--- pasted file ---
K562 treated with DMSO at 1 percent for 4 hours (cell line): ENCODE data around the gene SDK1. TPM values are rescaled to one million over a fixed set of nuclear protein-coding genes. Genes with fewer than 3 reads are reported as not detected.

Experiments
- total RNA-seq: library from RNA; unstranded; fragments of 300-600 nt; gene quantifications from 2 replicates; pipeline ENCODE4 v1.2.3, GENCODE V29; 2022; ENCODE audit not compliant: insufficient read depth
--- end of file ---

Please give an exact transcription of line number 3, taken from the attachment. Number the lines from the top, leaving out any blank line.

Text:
- total RNA-seq: library from RNA; unstranded; fragments of 300-600 nt; gene quantifications from 2 replicates; pipeline ENCODE4 v1.2.3, GENCODE V29; 2022; ENCODE audit not compliant: insufficient read depth